I finally finished reading Jeffrey Zeldman’s Designing With Web Standards, which has been a work-in-progress for my entire (extended) summer not because the topic is atrociously boring (because I find it utterly fascinating), and not because the writing is nausiatingly stagnant (because it is lively and viviparous), but because I have been busy living a million glorious lives since my feet touched down in Oregon five months ago:
Mountaineer, translator, chef, windsurfer, kiteboarder, snowboarder, gear technician, sales associate, rental manager, vacuum cleaner salesman, karaoke master, James Brown, town drunk, town crier, drummer, Sambaist, fencer, teacher, hiker, camper, climber, commuter, drinking buddy, pool shark, truck driver, shipping manager, squid-eater, dancer, traveler, friend, party animal, ventriloquist, author, scribe, photographer, male model, lunatic, bum, high-roller, geek and emo-doer.
Web designer is crammed in there somewhere, and even among these other pursuits I’ve managed to learn quite a lot. I must admit, over the last few months when my graphic design friends grabbed onto web design, and then wrapped their fists around CSS, I felt considerably threatened. I mean, I have a good eye for design and a good feel for usable layouts, but I’m no graphic designer. The new holiday splash ad for my windsurfing shop is the extent of my graphic design abilities. Nothing fancy, really, but it does look nice and gets the job done. The thought that a graphic designer could waltz onto the web design scene and pick up in a month the skills it has taken me years to develop; I found that t’ain’t to be a pleasant thought. I felt that to maintain my web superiority I would either need to take these guys to a super secret pizza party and dump them out of a moving van, or ultimately hire them to do my bidding.
But nay, I say. It seems that there is enough junk that is so web-specific that the only way to learn it is to do it. And do it. And call it names. And keep doing it until you can do it well. And I feel like I’m reaching that point. Take, for instance, the following nugget of code:
It doesn’t look like much, but it’s all the HTML mark-up I need to achieve any sort of design I want. No nested tables, no one pixel gif splints, no presentational junk mark-up. It’s what Brainside Out: The Cowboy Edition uses. It’s what The Adams Summit uses. It’s remarkably similar to what Big Winds uses (which, because of design constraints, had to keep a minimal table layout). Deep down inside, all these sites look the same. All bathing apes wear no clothes, or something like that. Of course, more complicated apes will require more intricate mark-up, but for my purposes these few lines give me all the ape-control I need. It has taken me years of evolution to reach this stage of sophistication in my web design, and after years of experimentation, research and cursing I have finally produced a delicious drop wisdom. A few million more drops will fill the basin at the Oracle of Delphi.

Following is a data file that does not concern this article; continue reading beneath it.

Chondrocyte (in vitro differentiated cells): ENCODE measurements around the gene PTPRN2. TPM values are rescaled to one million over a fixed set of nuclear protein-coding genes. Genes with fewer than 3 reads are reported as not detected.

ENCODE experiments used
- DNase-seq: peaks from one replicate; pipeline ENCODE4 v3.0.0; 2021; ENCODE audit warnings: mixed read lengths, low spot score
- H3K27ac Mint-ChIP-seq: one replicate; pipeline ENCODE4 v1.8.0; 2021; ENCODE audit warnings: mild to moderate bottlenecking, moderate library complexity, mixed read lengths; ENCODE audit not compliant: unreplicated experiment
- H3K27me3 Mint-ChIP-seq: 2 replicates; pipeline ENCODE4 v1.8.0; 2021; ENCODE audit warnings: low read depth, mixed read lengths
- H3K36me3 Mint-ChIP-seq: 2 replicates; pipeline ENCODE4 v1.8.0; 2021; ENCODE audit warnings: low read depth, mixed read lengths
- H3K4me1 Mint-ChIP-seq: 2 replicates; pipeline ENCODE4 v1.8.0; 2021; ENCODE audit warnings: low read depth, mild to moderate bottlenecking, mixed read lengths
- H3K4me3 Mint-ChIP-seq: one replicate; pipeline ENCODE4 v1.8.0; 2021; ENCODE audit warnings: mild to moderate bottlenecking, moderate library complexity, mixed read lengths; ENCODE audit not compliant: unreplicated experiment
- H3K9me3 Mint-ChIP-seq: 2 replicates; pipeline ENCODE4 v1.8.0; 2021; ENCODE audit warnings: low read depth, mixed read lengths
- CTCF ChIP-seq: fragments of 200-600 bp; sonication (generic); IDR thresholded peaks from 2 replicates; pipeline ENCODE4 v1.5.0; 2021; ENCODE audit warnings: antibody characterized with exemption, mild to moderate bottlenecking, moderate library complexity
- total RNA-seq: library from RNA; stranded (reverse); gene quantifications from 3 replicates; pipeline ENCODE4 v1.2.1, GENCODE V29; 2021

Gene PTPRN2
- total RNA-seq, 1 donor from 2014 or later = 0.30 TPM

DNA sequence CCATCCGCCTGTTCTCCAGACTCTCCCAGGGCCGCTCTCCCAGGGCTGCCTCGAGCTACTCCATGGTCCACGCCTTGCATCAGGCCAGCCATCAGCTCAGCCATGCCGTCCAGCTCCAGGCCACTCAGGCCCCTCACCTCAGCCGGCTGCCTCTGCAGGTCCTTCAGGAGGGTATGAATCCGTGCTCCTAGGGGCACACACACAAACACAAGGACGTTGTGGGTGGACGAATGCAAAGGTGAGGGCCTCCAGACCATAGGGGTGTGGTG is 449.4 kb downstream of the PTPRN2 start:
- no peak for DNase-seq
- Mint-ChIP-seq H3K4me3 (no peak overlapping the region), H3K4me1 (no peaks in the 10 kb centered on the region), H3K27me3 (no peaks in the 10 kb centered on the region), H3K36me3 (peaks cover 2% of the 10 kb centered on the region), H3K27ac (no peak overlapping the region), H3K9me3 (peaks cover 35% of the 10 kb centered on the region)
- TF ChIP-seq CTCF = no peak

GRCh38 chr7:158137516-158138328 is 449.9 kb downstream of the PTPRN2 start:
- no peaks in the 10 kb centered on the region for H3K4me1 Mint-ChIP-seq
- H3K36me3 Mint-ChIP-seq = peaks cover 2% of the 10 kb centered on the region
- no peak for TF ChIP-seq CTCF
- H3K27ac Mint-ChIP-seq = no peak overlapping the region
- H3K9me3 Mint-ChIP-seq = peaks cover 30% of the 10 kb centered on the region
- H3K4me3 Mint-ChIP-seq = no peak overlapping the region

And now I’m excited. Excited because I realize I will not be immediately out-evolved by my graphic design counterparts, but am in a lovely situation where we can share vital information about the two mediums to hone our skills, both at home in our respective bunkers and abroad in dirty razor-wire trenches. There’s just too much to know in web design, too much stuff that doesn’t make total sense, for someone with l33t Photoshop skillz to just come in and take the place over. You trust your plumber to fix your shower and your mechanic to fix your car, and not vice versa, unless your car is a mobile home that has a shower and the shower is broken and needs a good plumbin’ and all your mechanic can do is look down the drain and whistle, “Hoo, yeah, that’s gonna cost ya.”
And it’s the things that don’t make sense that are the real kicker, that take up the most time and cause the most hair loss. I fixed a huge problem with the shop’s website after I learned about MSIE’s whitespace parsing error. As it turns out, when Microsoft built a web browser to compete with Netscape Navigator (and we’re talkin’ 3.0 here, people, circa 1996), they moved to emulate all the behaviors of Navigator… the good, the bad and the ugly. Navigator incorrectly parsed whitespace in HTML code, messing up the way a page is displayed depending on how the code is spaced out.
<img src=”punkroolz.jpg” />
While lovely to look at and lovely to hold, will display differently than this:
<table><tr><td><img src=”punkroolz.jpg” /></td></tr></table>
…even though semantically they both say the same durned thing. Now, this shoudn’t be a problem in the ripe old years of 2003, except that in Internet Explorer 6 Microsoft still hasn’t fixed the whitespace parsing error. I spent days mucking around in my code, playing with table heights and vertical aligns and other cheap tricks to get two images to line up all snuggle-like in IE, only to finally learn about this completely nonsensical error. Finally today, after making further attempts at work to maximize screen real estate, I deleted all whitespace in my code and rendered it darned near illegible, and it still didn’t display correctly in IE6. I threw up my arms (like, threw them up in the air, not vomited them from within, yo) and stomped around the shop. Soon enough I came back to it, tried something still more drastic, and that cleared up the problem.
What did it take? Originally I had coded my comments thustly:
<– begin header –>
So I changed them to this:
And bam. Snuggly images, just like that. What’s more, you know the mad, mad spacing of the navigational buttons here on the left menu? How it appears that they’ve got restraining orders on them when viewed in IE? How I was rortin’ and snortin’ about that when I released this redesign? I’m almost certain this is due to the whitespace parsing error.
And if I wasn’t about to start on the next book in my line-up, I would fix it right now.